Photo by Hakeem Adam.

Butcheca's house is one of the most awe-inspiring places I visited Mozambique as the entire structure exists to display and service his creativity.

Photo by Hakeem Adam.

Botanica is a serene garden restaurant in Maputo. The space hosted the exhibition for the Colab Now Now residency. It one of the many beautiful spaces that show off the work of Mozambican artists.

Photo by Hakeem Adam.

DEAL Espaço Criativo (Design, Entertainment, Art and Literature) is a studio and creative hub run by twin sister's Nelly and Nelsa Guambe and Ab Oosterwaal. Like Butcheca's and other Mozambican creative spaces, everything in DEAL is thoughtfully curated to be aesthetically pleasing whilst providing space for artists to create as well.

Photo by Hakeem Adam.

It is very easy to fall in love with the pace of life in Maputo and the many other treasures that make the city sparkle.

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Hakeem Adam is an instinct creative in love with beautiful sentences and the angst of communicating complex ideas in poetry. He frequently expresses this angst in simple sentences on his blog. He also loves to talk about African film and music classics on his platform, Dandano. Keep up with Hakeem on Twitter at @mansah_hakeem.

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Photo courtesy of CNOA

These Colombian Civil Rights Activists Are Fighting to Make Sure Afro-Colombians are Counted in the Census

When 30 percent of Colombia's Black citizens disappeared from the data overnight, a group of Afro-Colombian activists demanded an explanation.

It was the end of 2019 when various Black organizations protested in front of the census bureau—The National Institute of Statistics and Informatics (DANE)—in Bogotá, Colombia to show their dissatisfaction about what they called a "statistical genocide" of the black population. The census data, published that year, showed 2.9 million people, only 6 percent of the total population of the country, was counted as "Afro-Colombian," "Raizal," and "Palenquero"—the various terms identifying black Colombians.

For many years, Afro-Colombians have been considered the second largest ethno-racial group in the country. Regionally, Colombia has long been considered the country with the second highest number of Afro-descendants after Brazil, according to a civil society report.

Why did the population of Afro-Colombians drop so drastically?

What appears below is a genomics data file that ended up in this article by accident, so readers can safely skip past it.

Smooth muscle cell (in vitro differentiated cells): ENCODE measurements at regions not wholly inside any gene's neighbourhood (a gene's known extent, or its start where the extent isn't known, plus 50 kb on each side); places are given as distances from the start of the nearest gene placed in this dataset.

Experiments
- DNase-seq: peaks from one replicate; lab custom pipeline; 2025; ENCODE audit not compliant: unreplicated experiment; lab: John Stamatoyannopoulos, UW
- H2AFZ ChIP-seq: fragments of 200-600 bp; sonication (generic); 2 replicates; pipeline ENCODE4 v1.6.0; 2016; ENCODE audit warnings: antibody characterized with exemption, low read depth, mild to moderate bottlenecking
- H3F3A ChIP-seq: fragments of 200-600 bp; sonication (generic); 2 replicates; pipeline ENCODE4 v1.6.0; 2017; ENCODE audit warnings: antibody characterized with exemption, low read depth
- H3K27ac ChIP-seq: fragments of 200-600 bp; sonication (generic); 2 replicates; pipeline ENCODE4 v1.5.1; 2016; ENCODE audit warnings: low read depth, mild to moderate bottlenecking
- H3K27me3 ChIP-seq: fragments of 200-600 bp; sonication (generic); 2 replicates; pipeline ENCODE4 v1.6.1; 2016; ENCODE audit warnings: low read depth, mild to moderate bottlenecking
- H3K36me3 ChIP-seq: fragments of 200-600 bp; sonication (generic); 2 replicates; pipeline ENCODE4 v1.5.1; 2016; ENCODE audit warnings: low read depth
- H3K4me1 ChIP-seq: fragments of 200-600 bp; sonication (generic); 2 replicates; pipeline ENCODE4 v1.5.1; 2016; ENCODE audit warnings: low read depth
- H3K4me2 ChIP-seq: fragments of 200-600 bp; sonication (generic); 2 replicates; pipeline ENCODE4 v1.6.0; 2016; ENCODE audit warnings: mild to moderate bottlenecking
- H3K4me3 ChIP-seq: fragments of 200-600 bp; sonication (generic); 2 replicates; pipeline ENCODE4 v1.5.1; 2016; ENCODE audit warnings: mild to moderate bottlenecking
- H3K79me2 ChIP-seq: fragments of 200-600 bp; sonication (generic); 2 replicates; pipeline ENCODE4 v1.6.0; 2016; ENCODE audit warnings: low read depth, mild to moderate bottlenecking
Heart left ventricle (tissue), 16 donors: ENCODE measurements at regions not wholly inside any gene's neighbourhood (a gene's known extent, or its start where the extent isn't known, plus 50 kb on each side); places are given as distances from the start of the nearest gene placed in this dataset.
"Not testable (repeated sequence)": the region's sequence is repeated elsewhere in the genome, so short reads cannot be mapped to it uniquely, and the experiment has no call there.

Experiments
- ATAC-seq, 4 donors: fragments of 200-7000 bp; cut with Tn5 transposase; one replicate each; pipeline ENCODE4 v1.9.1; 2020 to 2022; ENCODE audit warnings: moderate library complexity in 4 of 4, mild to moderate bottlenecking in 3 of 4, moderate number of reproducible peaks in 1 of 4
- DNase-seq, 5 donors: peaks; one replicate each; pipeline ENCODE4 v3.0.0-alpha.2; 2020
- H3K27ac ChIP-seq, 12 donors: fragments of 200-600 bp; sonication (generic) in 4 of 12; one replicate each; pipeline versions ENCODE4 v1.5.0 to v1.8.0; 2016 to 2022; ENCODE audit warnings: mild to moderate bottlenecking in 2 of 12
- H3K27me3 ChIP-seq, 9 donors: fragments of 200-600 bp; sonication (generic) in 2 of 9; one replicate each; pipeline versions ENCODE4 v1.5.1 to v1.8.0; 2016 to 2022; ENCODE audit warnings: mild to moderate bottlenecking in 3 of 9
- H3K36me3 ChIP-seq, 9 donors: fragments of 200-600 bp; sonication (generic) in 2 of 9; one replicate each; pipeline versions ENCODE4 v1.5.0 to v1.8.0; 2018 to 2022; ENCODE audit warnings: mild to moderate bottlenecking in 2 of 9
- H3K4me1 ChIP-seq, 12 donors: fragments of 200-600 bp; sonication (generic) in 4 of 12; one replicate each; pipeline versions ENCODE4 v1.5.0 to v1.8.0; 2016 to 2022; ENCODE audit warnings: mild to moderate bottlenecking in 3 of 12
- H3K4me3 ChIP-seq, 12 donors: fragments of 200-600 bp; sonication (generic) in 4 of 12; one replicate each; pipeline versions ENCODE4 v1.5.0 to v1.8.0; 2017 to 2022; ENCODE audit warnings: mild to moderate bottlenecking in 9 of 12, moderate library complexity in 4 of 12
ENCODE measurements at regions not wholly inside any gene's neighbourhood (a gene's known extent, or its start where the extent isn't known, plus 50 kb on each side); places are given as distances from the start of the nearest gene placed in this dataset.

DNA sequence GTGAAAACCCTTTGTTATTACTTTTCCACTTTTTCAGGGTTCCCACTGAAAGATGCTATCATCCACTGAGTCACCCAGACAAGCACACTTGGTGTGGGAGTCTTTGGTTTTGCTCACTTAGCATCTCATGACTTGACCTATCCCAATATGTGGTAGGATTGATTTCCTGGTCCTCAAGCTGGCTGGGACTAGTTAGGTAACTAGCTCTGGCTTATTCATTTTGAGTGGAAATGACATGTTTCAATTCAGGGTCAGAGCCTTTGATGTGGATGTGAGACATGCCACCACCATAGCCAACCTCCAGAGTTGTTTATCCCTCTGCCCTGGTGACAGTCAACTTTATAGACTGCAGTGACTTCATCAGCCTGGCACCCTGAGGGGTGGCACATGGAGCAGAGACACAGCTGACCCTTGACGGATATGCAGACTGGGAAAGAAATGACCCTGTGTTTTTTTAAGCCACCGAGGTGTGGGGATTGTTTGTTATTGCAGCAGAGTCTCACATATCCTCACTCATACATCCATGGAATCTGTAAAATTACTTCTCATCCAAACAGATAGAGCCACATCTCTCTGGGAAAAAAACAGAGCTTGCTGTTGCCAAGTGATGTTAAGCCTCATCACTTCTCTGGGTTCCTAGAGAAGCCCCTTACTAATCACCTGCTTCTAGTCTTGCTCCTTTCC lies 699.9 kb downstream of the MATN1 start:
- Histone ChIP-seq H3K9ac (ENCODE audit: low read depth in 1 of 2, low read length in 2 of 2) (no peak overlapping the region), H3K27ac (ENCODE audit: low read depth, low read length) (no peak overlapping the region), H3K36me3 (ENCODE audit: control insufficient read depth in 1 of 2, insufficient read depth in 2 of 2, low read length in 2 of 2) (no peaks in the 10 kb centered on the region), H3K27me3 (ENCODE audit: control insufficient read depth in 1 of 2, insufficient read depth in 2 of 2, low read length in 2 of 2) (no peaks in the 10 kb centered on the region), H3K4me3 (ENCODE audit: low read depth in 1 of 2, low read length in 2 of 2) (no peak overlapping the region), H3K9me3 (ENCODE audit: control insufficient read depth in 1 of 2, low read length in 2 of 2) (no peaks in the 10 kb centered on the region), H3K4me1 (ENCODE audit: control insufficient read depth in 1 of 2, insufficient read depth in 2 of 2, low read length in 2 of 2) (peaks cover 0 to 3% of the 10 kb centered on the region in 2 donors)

Afro-Colombian, Black, Raizal, and Palenquero civil-rights activists protesting erasure of Afro-descendants in front of the census bureau.

Last year, a crowd of activists gathered in Bogota to protest what they saw as erasure of Black communities in the Colombian census.

Photo courtesy of CNOA

In the latest national census report from 2018/2019, there appeared to be a 30.8 percent reduction of the overall group of people that identified as Black, Afro-Colombian, Raizal, and Palenquero, as compared to the 2005. After this controversial report, an Afro-Colombian civil rights organization known as the National Conference of Afro Colombian Organizations (CNOA), officially urged DANE to explain the big undercounting of the black population.

This wasn't a small fight. Representatives who hold the special seats of Afro-Colombians in Colombia's congress asked the census bureau to attend a political control debate at the House of Representatives in November 2019 to deliver an accountability report. "The main goal of doing a political debate was to demand DANE to give us a strong reason about the mistaken data in the last census in regard to the Afro population," said Ariel Palacios, an activist and a member of CNOA.

At the debate, the state released an updated census data report saying that, almost 10 percent of the Colombian population—4.6 million people out of 50.3 million—considers themselves Afro-Colombians or other ethnicities (like Raizal, and Palenquero). But despite DANE trying to confirm the accuracy and reliability on the latest census report it was clear that, for a variety of reasons, Black people were missed by the census. The state argued that their main obstacles with data collection were related to the difficulties of the self-recognition question, as well as security reasons that didn't allow them to access certain regions. They also admitted to a lack of training, logistics and an overall lack of success in the way the data collectors conducted the census.

How could they have counted Black populations better?